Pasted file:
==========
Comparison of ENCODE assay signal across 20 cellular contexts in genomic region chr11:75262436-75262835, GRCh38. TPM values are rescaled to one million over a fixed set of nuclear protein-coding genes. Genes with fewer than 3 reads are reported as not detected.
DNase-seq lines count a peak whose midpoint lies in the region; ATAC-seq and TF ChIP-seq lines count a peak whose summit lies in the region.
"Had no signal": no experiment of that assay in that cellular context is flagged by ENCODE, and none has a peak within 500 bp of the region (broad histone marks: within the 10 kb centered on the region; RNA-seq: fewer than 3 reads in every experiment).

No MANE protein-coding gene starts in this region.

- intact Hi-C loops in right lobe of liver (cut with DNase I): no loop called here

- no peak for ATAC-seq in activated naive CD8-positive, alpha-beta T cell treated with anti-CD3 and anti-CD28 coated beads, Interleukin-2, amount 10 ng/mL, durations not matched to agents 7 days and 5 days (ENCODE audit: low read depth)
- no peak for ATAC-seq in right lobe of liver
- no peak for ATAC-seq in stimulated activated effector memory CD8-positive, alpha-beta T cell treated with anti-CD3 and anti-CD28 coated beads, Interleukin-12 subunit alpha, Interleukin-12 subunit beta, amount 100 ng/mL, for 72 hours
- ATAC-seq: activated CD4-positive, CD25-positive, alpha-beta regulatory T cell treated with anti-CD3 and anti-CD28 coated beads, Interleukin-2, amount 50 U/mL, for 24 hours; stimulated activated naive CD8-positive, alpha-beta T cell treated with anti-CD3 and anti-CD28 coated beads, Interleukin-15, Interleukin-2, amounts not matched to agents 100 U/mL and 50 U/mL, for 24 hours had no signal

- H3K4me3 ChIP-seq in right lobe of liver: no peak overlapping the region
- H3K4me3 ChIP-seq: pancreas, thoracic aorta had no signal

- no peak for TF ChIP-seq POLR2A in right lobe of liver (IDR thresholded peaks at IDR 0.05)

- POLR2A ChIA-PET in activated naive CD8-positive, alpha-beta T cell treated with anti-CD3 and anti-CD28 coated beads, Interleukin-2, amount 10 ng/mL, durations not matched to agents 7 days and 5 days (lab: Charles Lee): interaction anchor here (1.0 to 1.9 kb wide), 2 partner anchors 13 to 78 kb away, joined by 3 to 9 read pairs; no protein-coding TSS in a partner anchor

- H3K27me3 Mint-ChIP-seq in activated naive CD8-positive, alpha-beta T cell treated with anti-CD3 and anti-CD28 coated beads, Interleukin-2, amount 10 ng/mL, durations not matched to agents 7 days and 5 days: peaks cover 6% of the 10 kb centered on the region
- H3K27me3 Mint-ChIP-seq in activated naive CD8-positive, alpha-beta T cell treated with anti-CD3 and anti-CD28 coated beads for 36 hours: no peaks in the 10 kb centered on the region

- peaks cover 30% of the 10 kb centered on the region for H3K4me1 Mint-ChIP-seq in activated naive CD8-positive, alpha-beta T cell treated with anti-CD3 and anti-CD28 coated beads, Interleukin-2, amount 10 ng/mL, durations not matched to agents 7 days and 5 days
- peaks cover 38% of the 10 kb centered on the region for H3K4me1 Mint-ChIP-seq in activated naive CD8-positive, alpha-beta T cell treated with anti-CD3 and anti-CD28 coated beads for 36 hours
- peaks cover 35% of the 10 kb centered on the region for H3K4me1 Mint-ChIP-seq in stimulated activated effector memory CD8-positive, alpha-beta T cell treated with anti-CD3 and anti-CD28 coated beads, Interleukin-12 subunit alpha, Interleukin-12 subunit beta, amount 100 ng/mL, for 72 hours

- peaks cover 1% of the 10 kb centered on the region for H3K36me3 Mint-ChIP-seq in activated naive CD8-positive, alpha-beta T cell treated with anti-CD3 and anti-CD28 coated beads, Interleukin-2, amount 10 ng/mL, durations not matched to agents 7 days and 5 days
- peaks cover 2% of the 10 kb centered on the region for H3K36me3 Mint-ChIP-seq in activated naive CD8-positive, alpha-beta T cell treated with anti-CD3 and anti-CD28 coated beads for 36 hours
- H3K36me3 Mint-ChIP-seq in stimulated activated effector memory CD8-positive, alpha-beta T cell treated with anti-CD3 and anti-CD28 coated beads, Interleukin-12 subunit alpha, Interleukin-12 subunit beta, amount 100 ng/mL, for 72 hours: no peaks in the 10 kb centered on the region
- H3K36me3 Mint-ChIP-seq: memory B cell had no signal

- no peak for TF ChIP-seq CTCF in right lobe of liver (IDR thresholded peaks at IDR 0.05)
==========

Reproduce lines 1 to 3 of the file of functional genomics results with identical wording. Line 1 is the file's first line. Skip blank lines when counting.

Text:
Comparison of ENCODE assay signal across 20 cellular contexts in genomic region chr11:75262436-75262835, GRCh38. TPM values are rescaled to one million over a fixed set of nuclear protein-coding genes. Genes with fewer than 3 reads are reported as not detected.
DNase-seq lines count a peak whose midpoint lies in the region; ATAC-seq and TF ChIP-seq lines count a peak whose summit lies in the region.
"Had no signal": no experiment of that assay in that cellular context is flagged by ENCODE, and none has a peak within 500 bp of the region (broad histone marks: within the 10 kb centered on the region; RNA-seq: fewer than 3 reads in every experiment).